Who: For the second time in three months, Prime Minister Narendra Modi met with a group of delegates from the film industry to discuss its role in the country’s development. As has been customary in each event involving the Prime Minister, several photographs were clicked and shared online, quickly bringing to notice the fact that this panel had in fact been a “manel” — composed of men alone. Present, among at least 18 members, were such prominent Hindi film directors, producers, and actors as Karan Johar, Akshay Kumar, Ritesh Sidhwani, Ajay Devgn and Prasoon Joshi. Many observers expressed disappointment. “Would be great to have female representation in these delegations. It is 2018,” filmmaker Alankrita Srivastava wrote in a tweet, which was endorsed by Twitter users and industry insiders such as director Nikkhil Advani. A similar scenario had played out not long ago, on October 25. A photo tweeted by film business analyst Taran Adarsh inadvertently brought to light the fact that a delegation from the industry that met with the Prime Minister then had been all-male, too. It included Aamir Khan, Sidhwani, Aanand L Rai, Siddharth Roy Kapur, and a few others. On both occasions, while the reference has been to the “film and entertainment industry” in general, a lack of representatives from the regional cinemas has been discernible.
What: A tweet from Modi’s account described the interaction as extensive and fruitful. “They talked at length about ways to further Mumbai’s development, particularly with regard to making it a global hub for entertainment.” Apparently, lower and uniform rates of GST for the cinema fraternity were among the pitches made by the delegates. While this latest discussion was centred broadly on “the development of India”, the earlier one had been on “how the entertainment industry can contribute more in nation-building” — both matters of general importance from which it seems unfair to exclude women. Such a composition also means any chance to bring up women’s issues was likely limited. These meetings have come in a year when a woman filmmaker’s work — Village Rockstars by Rima Das — had been the Indian entry to the Academy Awards (the film recently went out of the running). Further, just months earlier, women in the industry began raising concerns about the inappropriate sexual behaviour of powerful men in filmdom.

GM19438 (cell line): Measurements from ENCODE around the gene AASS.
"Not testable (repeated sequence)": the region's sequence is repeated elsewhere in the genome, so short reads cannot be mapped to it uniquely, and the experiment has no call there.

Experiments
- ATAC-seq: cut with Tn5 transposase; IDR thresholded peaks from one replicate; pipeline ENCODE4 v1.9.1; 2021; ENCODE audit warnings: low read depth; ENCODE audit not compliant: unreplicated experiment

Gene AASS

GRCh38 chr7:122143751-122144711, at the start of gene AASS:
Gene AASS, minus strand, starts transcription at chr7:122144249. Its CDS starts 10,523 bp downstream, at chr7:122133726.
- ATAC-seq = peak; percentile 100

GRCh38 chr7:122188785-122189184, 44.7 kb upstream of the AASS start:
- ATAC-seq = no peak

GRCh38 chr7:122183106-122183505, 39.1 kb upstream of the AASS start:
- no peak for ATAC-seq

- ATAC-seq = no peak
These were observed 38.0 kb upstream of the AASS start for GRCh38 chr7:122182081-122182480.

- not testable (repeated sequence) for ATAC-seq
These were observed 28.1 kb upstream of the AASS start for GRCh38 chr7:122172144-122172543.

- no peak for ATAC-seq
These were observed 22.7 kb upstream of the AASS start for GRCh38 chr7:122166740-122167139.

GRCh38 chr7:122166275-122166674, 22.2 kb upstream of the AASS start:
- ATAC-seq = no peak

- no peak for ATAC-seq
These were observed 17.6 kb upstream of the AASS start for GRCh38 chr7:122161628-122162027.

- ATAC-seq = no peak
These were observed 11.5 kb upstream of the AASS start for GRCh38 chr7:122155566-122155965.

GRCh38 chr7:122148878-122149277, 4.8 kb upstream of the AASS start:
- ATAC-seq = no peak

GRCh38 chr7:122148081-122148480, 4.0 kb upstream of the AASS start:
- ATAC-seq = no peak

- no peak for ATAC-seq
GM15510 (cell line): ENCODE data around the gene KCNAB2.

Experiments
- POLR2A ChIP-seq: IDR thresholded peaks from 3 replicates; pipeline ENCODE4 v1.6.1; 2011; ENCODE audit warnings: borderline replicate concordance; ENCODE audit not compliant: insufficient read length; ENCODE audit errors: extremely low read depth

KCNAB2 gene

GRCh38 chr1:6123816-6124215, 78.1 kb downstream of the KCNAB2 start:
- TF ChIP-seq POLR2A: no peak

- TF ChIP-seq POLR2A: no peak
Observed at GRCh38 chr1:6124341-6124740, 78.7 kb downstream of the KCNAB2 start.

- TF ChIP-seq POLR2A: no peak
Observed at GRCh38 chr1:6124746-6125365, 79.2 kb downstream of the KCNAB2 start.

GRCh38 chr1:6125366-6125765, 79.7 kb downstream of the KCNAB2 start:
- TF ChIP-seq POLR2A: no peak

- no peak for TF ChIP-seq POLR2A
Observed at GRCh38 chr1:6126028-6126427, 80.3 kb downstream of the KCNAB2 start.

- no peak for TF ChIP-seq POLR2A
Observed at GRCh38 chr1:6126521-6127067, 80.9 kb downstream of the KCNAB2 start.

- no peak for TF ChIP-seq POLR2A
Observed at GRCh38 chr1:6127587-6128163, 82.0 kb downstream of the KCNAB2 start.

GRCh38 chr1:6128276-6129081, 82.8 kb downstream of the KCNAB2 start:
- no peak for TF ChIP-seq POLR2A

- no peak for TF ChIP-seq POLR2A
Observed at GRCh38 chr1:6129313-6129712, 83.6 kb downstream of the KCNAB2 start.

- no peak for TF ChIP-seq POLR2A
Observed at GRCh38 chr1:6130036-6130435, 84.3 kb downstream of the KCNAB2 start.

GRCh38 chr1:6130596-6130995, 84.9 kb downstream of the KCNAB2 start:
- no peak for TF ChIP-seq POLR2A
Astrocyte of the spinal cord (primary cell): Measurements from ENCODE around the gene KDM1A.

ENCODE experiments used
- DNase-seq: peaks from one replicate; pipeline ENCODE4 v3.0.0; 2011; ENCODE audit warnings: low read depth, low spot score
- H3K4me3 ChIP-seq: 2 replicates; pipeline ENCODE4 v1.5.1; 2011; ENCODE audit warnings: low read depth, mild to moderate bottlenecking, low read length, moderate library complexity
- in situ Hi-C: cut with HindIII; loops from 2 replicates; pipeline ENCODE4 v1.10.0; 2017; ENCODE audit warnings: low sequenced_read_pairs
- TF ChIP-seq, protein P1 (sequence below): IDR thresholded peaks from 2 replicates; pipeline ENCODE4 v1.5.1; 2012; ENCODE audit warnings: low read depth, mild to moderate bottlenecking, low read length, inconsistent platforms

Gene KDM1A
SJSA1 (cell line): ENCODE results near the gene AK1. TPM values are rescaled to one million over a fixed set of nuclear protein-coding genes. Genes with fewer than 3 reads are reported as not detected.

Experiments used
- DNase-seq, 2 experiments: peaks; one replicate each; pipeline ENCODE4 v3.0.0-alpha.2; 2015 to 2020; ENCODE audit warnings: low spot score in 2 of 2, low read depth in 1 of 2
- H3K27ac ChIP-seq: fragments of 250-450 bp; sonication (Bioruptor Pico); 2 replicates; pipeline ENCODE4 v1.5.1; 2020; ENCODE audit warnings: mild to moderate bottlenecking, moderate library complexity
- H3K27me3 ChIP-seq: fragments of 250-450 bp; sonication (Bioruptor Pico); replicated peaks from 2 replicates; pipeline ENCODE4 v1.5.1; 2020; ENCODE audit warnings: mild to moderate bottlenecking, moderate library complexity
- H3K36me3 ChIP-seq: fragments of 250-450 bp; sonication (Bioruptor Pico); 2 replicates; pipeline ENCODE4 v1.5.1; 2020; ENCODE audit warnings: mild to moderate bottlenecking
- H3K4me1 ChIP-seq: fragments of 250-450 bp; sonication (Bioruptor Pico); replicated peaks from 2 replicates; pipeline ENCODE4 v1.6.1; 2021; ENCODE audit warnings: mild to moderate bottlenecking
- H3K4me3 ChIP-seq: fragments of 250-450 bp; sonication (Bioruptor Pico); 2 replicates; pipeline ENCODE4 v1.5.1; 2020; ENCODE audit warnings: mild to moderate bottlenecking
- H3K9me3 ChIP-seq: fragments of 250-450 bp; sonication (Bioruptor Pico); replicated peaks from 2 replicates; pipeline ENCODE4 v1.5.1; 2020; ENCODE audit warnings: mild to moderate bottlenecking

How: It is not clear whether women stakeholders had been invited at all to these discussions with the Prime Minister. Throughout most of the history of cinema in the country, however, women have been involved in various capacities including writing, direction and acting. In India, as has been the case internationally, gender inclusiveness is a matter of which people across industries are slowly becoming aware. If questions like the pay gap or sexual harassment are to be addressed, asking women to be a part of industry delegations will be as important as launching films with women-centric themes.
Where: The delegation met in a well-appointed room in the Raj Bhavan, the official residence of the governor of Maharashtra, where Modi was on a visit. Governor Vidyasagar Rao and Maharashtra Chief Minister Devendra Fadnavis were the other men present on the occasion. “The delegation spoke about the strides being made by the film and entertainment industry,” Modi had tweeted afterwards. But there is evidently a lot of ground still left to cover.